PHOENIX – Standing behind the bleachers at Ray Laimo Field, Quintin Conley fiddles nervously with his backpack. At 6-feet-3, the skinny wide receiver from Central High School casts a long shadow on the parched ground.
The junior and his teammates heard all the taunts and doubts leading up to their first game of the football season, a road meeting at North High. Central had not beaten its crosstown rival since 2012, and spirits were down at the school heading into last week’s season opener.
“A lot of people were saying ‘Oh y’all going to lose, y’all trash,’” Conley said. “No. They don’t know the amount of work we put in, so it felt really good for me and a couple of my other teammates to come back to school and say, ‘Yeah we did that.’”
They did, defeating North 26-20 Friday. The story of the game wasn’t the score, however, but two names, intertwined forever, that rarely leave the minds of Central’s players and coaches.
Quortez Conley. CorVel Simmons.
Quortez, Quintin’s 14-year-old brother, was fatally stabbed in May during a fight at a Valley Metro light rail stop. Simmons, the recently-graduated former captain of the team, died from a “horrible accident” in late July, as stated on the family’s Gofundme page.
“We’ve been through a lot this past year, and these past six months specifically. … Those deaths, that really hit home with a lot of our kids and all of our coaches,” Central coach Chandler Hovik said. “And so we knew that going into the season, it’s obviously a lot bigger than just us.”
“Everything we do is for those (two) guys.”
Central had hoped to do more Friday night but learned Thursday that its home opener against West Point was canceled after the Bobcats were placed on an eight-day COVID-19 quarantine.
Another setback in a challenging season. Conley, for example, continues to grapple with the pain of his loss.
“Emotional, tough, hard. Just … bad. These past couple months have just been bad, but me being here, it just like, it kind of helped,” Conley said. “Football has always been my outlet, no matter how I’m feeling. It is just something that makes me happy.”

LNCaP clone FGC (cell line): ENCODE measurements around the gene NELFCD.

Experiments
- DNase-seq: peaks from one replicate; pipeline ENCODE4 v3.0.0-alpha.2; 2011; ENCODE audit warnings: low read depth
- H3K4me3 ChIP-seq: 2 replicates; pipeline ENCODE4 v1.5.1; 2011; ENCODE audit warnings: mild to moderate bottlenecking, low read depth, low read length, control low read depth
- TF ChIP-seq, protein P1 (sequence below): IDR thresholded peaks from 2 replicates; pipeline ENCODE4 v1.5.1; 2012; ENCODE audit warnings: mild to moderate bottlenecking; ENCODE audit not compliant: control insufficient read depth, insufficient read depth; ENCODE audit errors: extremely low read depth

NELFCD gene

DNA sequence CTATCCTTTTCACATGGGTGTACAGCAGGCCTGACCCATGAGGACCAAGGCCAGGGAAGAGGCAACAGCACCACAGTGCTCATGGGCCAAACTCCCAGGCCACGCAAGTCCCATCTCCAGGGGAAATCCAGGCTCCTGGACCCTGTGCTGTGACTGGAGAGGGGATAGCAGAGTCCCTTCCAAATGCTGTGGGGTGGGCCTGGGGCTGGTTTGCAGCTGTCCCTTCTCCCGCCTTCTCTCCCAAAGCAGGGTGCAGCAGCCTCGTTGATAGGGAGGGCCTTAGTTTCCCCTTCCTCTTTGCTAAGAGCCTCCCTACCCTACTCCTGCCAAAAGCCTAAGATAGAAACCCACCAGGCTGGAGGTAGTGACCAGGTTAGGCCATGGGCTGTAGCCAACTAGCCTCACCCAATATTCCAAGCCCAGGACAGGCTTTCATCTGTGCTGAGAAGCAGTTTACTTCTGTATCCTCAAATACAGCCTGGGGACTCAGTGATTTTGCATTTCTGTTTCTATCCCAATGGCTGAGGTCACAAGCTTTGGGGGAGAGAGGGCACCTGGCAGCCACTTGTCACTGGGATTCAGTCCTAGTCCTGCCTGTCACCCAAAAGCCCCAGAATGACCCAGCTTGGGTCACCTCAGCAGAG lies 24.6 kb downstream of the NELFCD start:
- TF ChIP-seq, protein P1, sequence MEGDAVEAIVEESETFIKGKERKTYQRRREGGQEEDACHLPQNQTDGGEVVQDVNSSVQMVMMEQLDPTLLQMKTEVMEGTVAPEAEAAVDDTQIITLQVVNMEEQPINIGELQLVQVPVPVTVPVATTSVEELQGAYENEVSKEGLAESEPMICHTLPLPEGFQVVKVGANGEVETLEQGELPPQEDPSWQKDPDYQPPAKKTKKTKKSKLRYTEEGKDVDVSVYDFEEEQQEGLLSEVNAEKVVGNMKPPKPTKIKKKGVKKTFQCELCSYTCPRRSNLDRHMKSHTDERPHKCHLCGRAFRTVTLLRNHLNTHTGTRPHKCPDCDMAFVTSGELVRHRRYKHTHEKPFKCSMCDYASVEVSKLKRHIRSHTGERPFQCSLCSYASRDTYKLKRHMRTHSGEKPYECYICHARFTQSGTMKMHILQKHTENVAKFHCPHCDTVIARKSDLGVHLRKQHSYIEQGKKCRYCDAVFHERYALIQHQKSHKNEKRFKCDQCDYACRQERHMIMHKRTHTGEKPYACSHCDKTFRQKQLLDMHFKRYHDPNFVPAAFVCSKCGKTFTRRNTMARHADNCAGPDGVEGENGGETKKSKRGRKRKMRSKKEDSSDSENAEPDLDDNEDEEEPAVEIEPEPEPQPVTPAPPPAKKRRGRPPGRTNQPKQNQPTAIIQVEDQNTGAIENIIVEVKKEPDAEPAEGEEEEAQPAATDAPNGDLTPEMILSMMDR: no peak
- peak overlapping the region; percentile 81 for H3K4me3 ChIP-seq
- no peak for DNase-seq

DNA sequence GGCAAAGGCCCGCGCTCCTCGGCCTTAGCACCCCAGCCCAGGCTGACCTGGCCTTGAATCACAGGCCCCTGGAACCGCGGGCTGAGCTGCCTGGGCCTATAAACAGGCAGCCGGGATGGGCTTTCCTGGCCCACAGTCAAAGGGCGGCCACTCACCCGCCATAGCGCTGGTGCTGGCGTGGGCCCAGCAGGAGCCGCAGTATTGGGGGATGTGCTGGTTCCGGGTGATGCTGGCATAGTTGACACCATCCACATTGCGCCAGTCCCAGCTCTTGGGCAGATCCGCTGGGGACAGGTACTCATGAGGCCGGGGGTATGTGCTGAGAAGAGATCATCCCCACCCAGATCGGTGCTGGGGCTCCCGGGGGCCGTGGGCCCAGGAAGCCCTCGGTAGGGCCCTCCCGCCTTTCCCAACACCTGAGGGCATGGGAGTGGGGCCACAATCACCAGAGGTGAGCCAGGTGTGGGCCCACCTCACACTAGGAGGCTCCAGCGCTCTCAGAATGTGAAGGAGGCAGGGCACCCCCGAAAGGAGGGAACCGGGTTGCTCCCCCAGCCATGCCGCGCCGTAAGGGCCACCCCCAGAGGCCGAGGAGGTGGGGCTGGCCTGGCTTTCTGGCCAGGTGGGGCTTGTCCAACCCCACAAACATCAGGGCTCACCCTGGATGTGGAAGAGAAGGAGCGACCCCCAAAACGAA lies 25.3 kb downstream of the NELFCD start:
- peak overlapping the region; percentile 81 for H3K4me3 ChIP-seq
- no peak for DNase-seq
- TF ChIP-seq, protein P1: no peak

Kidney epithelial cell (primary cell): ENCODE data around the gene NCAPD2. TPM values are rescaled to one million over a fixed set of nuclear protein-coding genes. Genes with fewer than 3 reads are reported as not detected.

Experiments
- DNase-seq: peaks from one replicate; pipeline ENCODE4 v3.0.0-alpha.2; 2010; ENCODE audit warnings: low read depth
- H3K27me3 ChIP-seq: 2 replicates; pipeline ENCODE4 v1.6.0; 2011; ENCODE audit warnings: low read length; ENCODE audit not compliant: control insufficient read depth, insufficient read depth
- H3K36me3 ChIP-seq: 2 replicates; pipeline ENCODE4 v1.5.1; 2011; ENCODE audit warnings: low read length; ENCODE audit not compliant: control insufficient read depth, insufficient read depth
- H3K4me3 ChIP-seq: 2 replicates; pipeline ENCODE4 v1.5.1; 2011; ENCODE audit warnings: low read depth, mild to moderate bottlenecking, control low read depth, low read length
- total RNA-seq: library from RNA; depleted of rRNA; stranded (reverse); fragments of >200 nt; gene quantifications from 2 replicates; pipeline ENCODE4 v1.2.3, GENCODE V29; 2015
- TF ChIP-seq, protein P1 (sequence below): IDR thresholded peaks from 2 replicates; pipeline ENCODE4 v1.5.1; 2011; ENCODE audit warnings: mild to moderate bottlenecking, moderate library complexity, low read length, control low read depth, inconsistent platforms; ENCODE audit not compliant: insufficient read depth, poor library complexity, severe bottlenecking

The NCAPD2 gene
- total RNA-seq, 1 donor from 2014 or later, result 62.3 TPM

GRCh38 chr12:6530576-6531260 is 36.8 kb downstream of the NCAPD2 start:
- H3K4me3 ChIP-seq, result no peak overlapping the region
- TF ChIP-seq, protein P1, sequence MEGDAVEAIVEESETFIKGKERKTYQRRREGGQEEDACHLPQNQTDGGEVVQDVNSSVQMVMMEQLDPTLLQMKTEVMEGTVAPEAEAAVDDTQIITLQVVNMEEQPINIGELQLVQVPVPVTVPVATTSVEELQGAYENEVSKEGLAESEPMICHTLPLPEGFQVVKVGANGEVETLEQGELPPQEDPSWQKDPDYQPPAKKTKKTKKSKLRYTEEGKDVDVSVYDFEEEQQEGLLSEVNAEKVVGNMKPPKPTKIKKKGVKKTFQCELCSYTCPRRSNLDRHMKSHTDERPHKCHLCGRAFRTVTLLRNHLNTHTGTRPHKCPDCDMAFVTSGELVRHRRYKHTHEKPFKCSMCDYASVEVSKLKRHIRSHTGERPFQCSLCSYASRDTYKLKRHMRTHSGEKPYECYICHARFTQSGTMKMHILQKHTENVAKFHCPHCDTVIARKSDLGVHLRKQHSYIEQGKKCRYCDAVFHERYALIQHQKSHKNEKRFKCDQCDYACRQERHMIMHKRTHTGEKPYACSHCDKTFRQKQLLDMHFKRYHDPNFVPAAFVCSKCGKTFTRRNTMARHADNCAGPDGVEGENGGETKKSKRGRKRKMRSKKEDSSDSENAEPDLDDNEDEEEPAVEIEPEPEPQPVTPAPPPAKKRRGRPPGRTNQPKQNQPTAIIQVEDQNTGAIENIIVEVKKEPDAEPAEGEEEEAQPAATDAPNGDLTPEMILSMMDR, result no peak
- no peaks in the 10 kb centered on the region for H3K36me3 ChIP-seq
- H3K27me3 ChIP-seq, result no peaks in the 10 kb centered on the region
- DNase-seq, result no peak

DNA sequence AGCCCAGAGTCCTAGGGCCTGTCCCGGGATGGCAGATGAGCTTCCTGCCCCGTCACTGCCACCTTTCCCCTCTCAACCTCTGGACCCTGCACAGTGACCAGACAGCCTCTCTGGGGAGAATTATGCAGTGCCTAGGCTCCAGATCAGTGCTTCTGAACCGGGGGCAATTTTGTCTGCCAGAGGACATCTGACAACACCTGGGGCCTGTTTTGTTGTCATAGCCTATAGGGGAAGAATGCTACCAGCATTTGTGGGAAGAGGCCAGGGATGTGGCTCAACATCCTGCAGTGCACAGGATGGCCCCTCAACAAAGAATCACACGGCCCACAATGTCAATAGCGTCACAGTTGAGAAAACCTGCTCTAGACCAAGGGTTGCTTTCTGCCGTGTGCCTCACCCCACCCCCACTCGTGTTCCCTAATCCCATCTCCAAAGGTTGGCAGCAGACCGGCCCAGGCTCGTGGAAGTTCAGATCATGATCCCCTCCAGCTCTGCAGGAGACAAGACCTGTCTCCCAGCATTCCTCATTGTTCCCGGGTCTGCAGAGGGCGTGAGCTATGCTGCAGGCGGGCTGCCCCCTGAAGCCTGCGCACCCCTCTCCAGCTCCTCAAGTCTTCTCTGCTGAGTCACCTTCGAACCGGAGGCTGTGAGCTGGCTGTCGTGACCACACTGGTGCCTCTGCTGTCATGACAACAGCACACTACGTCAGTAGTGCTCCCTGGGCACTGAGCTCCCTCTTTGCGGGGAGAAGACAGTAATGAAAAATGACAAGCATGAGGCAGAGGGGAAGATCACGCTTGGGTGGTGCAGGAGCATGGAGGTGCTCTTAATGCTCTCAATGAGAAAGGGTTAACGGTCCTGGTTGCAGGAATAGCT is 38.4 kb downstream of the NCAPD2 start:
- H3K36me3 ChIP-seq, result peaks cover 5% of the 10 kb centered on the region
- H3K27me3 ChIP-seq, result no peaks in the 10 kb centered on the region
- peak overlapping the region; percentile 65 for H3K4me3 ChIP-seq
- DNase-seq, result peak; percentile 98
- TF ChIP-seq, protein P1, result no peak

Teammates and coaches spoke as well about how this sport and this “family” supported each other and the community.
“Football is family. Once you start making those bonds with people at your school, you have those bonds for life,” junior quarterback Dominik Bagchi said.
Offensive coordinator Matt Allen knows that as well as anyone and said that Simmons “was like a son to me, he lived with me, he helped me through the loss of my brother two years ago, who died by suicide.”
“They were there for me then, and they were there for me now through this one,” he said. “It’s been pretty hard on campus because I also work on campus, I’ve had to step away from that.
“But I have to come here every day, ’cause they are my therapy. They help me heal. … They help me remember every single day why I’m out here. This is our way to get away from the things in the world that suck and that hold you down, and that want you to just go into your hole and never come out.”
The team was inspired in Central’s opener. Senior wide receiver Carter Allen led the Bobcats with two touchdowns and 141 receiving yards. Bagchi threw for three touchdowns and 264 yards and scored a rushing touchdown as well.
Central dominated early, taking a 14-0 halftime lead. But North struck first in the second half as the Mustangs mounted their comeback. With the crowd, the momentum and the history behind North, everything pointed toward the home team eking out the win. But the visitors held on.
After the victory, the words of Hovik told an important story about the motivation for the Bobcats’ season.
“Really the only thing that I can think about right now is, you know the guys looking down on us, whom you guys did this for,” he said. “I know CorVel is happy as hell up there, and Quortez, and you guys made them proud.”
Although the players may not share bloodlines, the bonds forged on Central’s gridiron run deep.
“It’s still difficult to realize that someone that you saw, not even a few months ago, pass, and it’s someone you built that relationship with,” offensive lineman coach Juan Budda said. “But coming here, seeing these kids succeed, getting good grades, doing well in the field, it’s helped tremendously.”
Budda emphasized the word “helped,” and let the silence hang for a few seconds, before continuing.
“It’s still difficult,” he said.
The player’s growth and maturity can be seen in their approach towards the season.
“This season for us is dedicated to anyone who went out one day and didn’t make it home,” Bagchi said.
Through this shared traumatic experience, the team has learned life’s harshest lesson. But through this journey ahead, it will also learn one of life’s most valuable lessons.
“Life is not always going to be easy. It’s going to be hard, it’s going to knock you down, and it’s going to keep you down if you let it,” Allen said. “When you put time in and energy in with other people, you can rely on those other people to get you through hard times.”
Their focus on the season can be felt everywhere. It is in the air they breathe, it is in the words they yell, it is in the sweat they drip. They are fighting for something bigger than themselves.
They are fighting for family.